When regulations come into conflict

Drukair refusing to fly an ailing Bhutanese passenger to Bangkok for treatment has been a subject of heated debate this entire week. The question that begs to be answered still is why did the captain take the decision he did that day.

Airlines have regulations like all workplaces do. But what is disturbing is how for a comfort of a few passengers an airline could devalue a life of a person in need of urgent medical attention.

This decision by the airline reflects poorly on the ethics and purpose of a vital communication mode that a landlocked and mountainous country is compelled to depend on. The patient and his family had to fly out for treatment because none could be had here, in the health facilities, at home.

If the airlines are there not to serve the needs of our own people, why are the airlines there at all? How and where do they find the possibility of it existence?

Maybe we are getting our priorities wrong. If the comfort of tourists is more important than the life of a passenger in need of immediate medical attention, Drukair should have made it clear that an individual with health problems cannot board the plane.

What we are made to understand by the recent incident is that Drukair is fit just for and rich and clean.

The justification that Drukair has given us today came a little too late, and the argument is too lame to say the least.

What is worrying is that we are now hearing conflicting stories about the incident. Drukair’s press release, which came much later to us than it should have, told us that vote wasn’t held to either carry or de-board the passenger for the safety and comfort of the passengers onboard.

But the passengers had a different story to tell. Whatever the truth, which we might not be able to find out ever, the airline must own it that its duty is first to passengers with urgent medical needs as much as it is to provide comfort for others boarding the same flight.

According to aviation regulation, a captain can de-board any passenger if his or her presence can affect security, safety and comfort of other passengers without having to consult third party.

We understand that the captain of the flight had little choice. What now has become important is that the airlines could review their rules and regulations to allow them to serve both comfort-seeking travellers and those that are in need of medical emergency, especially in the context of landlocked country like ours where flights are the only mode of emergency transport.

2 replies
  1. chopel
    chopel says:

    This is one good editorial by Kuensel. This time Kuensel have gone beyond the storytelling news and done some critical thinking. THUMPS UP TO EDITOR OR WHOEVER WROTE THIS ARTICLE. Wish that MOIC and DrukAir can come up with a regulation, if there are none, so that both the tourist and Bhutanese traveller can fit into one BOX. Looking forward for such papers in kuensel in future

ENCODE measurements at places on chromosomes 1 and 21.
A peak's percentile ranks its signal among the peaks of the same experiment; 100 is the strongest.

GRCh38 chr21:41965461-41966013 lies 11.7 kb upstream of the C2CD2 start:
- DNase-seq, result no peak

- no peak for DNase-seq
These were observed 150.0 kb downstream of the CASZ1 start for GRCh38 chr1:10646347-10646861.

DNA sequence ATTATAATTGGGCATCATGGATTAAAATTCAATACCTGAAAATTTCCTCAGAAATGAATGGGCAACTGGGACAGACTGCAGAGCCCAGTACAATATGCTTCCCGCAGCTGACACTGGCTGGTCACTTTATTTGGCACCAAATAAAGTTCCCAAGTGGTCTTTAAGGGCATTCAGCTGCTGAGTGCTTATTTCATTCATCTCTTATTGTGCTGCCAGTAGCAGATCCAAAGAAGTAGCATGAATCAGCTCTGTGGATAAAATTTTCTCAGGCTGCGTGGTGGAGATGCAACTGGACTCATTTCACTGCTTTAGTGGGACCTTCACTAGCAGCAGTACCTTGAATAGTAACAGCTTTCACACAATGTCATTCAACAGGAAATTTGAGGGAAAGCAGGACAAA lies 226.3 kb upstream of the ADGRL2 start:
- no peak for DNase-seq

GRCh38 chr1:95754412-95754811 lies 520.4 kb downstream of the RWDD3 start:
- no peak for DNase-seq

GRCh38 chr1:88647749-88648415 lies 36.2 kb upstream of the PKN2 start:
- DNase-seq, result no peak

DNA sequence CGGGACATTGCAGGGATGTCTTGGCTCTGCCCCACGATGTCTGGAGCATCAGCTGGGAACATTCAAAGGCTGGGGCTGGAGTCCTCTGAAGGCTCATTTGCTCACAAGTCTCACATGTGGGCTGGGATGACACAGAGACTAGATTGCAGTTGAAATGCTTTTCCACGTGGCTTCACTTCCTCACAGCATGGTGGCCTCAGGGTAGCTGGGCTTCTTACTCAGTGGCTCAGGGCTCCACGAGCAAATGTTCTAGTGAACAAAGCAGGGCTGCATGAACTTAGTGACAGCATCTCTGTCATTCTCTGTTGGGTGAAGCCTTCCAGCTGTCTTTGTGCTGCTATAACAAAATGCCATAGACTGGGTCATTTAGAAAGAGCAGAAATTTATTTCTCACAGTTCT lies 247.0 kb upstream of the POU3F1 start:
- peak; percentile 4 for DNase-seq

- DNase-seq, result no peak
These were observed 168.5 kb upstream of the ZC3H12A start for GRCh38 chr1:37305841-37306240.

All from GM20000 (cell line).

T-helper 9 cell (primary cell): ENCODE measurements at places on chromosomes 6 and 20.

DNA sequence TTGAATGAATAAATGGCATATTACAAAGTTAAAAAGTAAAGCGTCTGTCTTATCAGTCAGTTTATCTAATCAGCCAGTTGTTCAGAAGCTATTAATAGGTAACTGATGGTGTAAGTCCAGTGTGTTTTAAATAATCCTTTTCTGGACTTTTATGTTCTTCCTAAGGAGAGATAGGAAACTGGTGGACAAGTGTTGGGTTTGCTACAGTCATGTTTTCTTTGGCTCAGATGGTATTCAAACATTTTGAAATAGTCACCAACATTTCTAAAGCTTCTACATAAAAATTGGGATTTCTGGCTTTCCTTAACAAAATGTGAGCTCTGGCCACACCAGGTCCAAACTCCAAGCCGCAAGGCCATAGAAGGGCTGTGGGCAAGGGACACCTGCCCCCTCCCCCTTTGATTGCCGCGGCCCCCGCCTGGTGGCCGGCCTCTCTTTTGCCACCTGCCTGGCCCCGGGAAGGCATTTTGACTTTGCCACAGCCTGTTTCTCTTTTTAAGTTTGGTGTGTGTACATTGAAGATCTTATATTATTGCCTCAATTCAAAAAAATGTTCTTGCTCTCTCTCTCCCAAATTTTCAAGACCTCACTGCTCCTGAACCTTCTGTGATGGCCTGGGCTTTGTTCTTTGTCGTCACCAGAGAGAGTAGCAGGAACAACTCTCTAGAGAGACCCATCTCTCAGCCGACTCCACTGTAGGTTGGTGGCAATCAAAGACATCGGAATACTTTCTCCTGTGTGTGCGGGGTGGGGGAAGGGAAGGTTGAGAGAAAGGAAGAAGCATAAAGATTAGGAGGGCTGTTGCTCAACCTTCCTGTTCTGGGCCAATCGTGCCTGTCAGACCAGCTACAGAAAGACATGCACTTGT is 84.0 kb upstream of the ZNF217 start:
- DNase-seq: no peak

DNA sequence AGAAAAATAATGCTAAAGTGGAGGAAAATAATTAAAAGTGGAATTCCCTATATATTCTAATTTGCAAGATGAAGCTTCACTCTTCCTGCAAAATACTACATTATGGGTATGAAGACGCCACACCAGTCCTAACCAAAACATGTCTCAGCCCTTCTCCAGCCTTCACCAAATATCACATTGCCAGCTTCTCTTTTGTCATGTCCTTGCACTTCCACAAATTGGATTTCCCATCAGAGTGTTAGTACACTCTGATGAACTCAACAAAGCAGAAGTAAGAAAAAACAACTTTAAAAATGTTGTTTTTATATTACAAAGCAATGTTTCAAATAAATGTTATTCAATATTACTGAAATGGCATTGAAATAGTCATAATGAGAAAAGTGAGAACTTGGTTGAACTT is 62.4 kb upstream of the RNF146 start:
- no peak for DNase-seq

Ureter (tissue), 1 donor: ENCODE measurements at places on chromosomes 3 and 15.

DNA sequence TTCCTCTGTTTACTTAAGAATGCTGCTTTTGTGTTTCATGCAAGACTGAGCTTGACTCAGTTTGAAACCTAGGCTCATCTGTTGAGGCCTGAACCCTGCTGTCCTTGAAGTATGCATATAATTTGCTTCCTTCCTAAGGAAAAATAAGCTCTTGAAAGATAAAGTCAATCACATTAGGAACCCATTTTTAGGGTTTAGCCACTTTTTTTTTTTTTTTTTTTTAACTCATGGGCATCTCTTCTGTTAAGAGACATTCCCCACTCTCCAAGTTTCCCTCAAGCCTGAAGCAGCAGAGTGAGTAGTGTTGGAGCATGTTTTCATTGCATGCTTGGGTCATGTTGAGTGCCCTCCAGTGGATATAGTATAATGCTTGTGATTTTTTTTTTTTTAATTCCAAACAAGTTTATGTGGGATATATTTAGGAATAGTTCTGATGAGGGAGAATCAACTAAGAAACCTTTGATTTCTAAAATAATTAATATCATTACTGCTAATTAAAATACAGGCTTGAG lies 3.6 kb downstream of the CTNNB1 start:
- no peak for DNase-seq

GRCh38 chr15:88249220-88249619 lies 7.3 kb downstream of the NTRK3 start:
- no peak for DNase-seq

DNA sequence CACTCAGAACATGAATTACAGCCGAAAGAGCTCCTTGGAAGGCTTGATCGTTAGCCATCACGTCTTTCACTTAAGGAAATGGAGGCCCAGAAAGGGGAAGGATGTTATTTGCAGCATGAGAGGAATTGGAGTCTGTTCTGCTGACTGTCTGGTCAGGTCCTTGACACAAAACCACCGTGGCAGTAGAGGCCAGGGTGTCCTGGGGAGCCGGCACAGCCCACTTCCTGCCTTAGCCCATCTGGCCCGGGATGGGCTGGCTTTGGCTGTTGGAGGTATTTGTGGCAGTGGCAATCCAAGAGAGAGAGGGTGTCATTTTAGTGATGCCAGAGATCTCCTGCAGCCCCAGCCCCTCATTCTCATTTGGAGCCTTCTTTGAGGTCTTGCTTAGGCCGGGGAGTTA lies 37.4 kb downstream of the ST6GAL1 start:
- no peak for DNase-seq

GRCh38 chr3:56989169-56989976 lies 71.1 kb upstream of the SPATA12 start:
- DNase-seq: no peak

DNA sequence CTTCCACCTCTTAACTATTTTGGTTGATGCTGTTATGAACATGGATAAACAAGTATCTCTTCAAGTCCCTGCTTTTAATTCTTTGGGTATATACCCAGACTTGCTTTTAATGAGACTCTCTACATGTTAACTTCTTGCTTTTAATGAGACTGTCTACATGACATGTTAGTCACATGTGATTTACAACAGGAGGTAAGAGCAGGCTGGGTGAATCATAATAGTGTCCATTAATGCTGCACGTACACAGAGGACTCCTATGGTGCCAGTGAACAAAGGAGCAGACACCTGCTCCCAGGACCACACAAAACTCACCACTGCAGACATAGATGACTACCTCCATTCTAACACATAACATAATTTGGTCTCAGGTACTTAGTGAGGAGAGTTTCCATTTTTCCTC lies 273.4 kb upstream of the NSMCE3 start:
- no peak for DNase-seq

2. irfan
    irfan says:

    What feels good to know now is that the concerned patient is receiving treatment at some Bangkok hospital now. This is also good to know that the patient along with his relatives attending to him got a chartered flight to hire at a discounted price of 40400 USD if I am not wrong. Even that’s no cheap price to pay, but there were the good people contributing as much as 22000 USD to the family and that’s help on pure humanitarian grounds.

    Following the unfolding of the entire incident, there are plenty of passengers praising the Druk Air captain the way he has managed the entire situation within his limits and regulations in place. It’s still not known exactly what aircraft Tashi Airways provided for the chartered flight taking the patient and his relatives to Bangkok. Now should there be special provisions in the aviation space within the country where similar needs may arise in future as well! If that’s the case, things can be a lot more organised and planned in future for service delivery and even the business purpose. Every patient may not be lucky with a good financial aid arriving at the right time.

    But there are the rules and regulations of the health sector as well that shouldn’t go unnoticed. If facilities are not available for the required treatments within the country, can things may be allowed to be different in future! If facilities are in place, can it be a possibility to get an expert team to fly in and perform surgeries within the country? It’s difficult to comment as we don’t know the exact health condition of the patient and treatments required. Was there an alternative choice in the referral system in place for medical complications?

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